March 14, 2001 1:25 PM PST
Will new Clie rescue Sony's sales?
The newest version of the Clie, announced Wednesday, combines the Palm operating system with a sharper screen and the ability to play music downloaded from a PC--a feature not yet available on other Palm-based handhelds. The unit, which will go on sale first in Japan next month, also features four times the screen resolution of other Palm-based handhelds.
When Sony first announced in November 1999 that it was licensing the Palm OS, the consumer electronics giant was expected to become a powerful force in the handheld market. However, sales of the product that Sony launched in the United States in August have disappointed the company.
"It was overpriced and under-featured," said Stephen Baker, an analyst with market researcher PC Data.
The new unit will go on sale April 7 in Japan, although the company plans to start taking orders on its Japanese Web site next week. A Sony representative said that the new Clie will launch in the United States this year, with an announcement expected sometime around midyear.
The new Clie (pronounced clee-ay) can play music downloaded to a special type of Memory Stick, Sony's standard for flash memory. The so-called Magic Gate Memory Stick offers protection for copyrighted content, such as music files.
The new handheld uses Motorola's 33MHz Dragonball VZ chip and has 8MB of memory. According to Sony, a rechargeable lithium-ion battery will power the Clie for 15 days of organizer use or for 11 hours of music playback.
In Japan, Sony is offering software for downloading television program guides and maps, as well as a program that allows Clie owners to watch television programs that are downloaded onto a Memory Stick. Sony says up to 160 minutes of color images can fit on a 128MB Memory Stick.
Although the U.S. handheld model may not have the exact same features or price as the Japanese unit, it is expected to have the ability to play music along with the improved 320 pixels by 320 pixels screen. Other Palm-based handhelds display only 160 pixels by 160 pixels.
Palm has touted Sony as the licensee that was going to bring the handheld into the entertainment market, but the initial Clie broke little new ground. It could play video clips, but without sound.
"It delivered half of what you needed," IDC analyst Kevin Burden said.
The black-and-white Clie accounted for just 2.3 percent of U.S. retail sales in January and 1.4 percent of sales in the previous month, according to PC Data. By contrast, Palm accounted for about 60 percent of all handhelds sold at U.S. stores in January. And Handspring, another Palm OS licensee, had a quarter of the market.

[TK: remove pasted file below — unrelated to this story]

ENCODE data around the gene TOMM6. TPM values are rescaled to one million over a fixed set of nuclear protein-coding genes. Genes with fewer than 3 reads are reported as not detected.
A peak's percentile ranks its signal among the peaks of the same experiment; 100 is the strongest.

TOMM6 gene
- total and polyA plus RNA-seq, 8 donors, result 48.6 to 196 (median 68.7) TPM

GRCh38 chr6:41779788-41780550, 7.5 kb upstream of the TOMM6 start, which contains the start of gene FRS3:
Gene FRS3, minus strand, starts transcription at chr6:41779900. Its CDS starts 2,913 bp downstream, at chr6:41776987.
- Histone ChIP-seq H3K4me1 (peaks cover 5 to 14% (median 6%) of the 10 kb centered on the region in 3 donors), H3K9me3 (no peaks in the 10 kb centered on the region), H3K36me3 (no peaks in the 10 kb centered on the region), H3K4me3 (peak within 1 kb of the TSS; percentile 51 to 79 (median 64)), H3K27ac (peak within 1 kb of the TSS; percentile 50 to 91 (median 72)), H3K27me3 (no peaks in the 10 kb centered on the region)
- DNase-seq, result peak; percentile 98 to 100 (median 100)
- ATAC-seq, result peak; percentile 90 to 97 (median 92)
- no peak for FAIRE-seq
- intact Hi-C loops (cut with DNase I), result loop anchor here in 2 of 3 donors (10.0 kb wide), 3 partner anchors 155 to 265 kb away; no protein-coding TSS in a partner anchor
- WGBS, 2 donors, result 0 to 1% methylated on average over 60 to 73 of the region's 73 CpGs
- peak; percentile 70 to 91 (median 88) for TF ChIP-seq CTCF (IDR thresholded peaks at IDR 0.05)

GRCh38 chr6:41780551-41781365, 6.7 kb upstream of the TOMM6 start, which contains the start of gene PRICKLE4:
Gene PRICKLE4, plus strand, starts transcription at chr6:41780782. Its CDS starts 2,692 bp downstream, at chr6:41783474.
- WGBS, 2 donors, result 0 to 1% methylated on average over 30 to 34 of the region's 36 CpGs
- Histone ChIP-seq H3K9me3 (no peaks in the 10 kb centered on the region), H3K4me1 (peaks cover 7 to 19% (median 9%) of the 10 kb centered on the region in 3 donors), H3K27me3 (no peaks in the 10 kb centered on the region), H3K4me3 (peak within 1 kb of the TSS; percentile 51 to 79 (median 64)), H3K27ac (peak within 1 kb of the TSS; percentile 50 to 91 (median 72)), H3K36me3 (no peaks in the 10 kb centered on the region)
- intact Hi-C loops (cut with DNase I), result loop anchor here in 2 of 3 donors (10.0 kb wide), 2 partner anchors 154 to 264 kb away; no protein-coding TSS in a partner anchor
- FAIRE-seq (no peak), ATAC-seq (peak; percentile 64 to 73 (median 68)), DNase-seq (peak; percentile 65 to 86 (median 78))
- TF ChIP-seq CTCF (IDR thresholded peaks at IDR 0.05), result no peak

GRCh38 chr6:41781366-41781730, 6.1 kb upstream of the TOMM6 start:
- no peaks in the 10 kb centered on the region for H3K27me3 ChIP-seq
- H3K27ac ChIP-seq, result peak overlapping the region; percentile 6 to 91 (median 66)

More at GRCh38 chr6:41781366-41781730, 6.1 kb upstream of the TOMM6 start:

A color version of the Clie was launched last year in Japan. Still, low demand has forced the company to cut production, according to recent reports.
Although the original Clie offered the ability to add memory or other features through the Memory Stick slot, Sony has not been able to capture the same attention of developers and consumers that Handspring got through its Springboard expansion slot or that Palm has lined up for its forthcoming Secure Digital expansion.
"People weren't sure what Memory Stick was going to give them," Burden said. "There was certainly some benefit there, but it wasn't communicated very well."
In an effort to boost sales of the U.S. model, Sony has been offering a $50 rebate and a free leather case with the Clie. With the rebate, the Clie sells for $299. But even with the price cut, Baker said, the device is not selling well.
"Given its features and what else is out there, it's probably a $199 product," Baker said.
However, Baker added, Sony's brand name and distribution should enable the company to sell plenty of handhelds if it can bring out an attractively priced product with the new screen and music playing ability.
"If they can come out in the same price range, certainly they can be competitive with Palm and Handspring," Baker said. The new Clie is expected to sell for $416 (50,000 yen) in Japan.
Word of Sony's new Clie comes as other handheld makers are announcing their latest products. On Monday, Handspring unveiled its slim Visor Edge model, while Palm is planning next Monday to announced its color-screen m505 model.
Adding multimedia features could give Clie a foot in the door, even though Sony has seen the appeal of its past digital audio products blunted by the fact that its products typically have more rigid copy protection schemes than do its rivals. Unlike most makers of digital audio players, Sony also has the profits of its massive record label to think about.
The fact that Sony is the first Palm licensee to build digital audio into its handheld comes as no surprise. Palm's strategy has been to let each of its partners take the so-called Palm Economy in a new direction. Licensees can add features, although those features eventually are added to the operating system.
For example, Handspring was first with 16-bit color in its Visor Prism, although that will become a standard feature supported by the new version 4.0 of the Palm OS.
Palm has said that it will look to Sony to innovate in the entertainment and multimedia areas.
Letting its licensees each innovate in a particular area makes sense, Burden said. Doing so allows Palm to reach into many new areas at once.
"It's segmentation," Burden said. "It's strictly segmentation."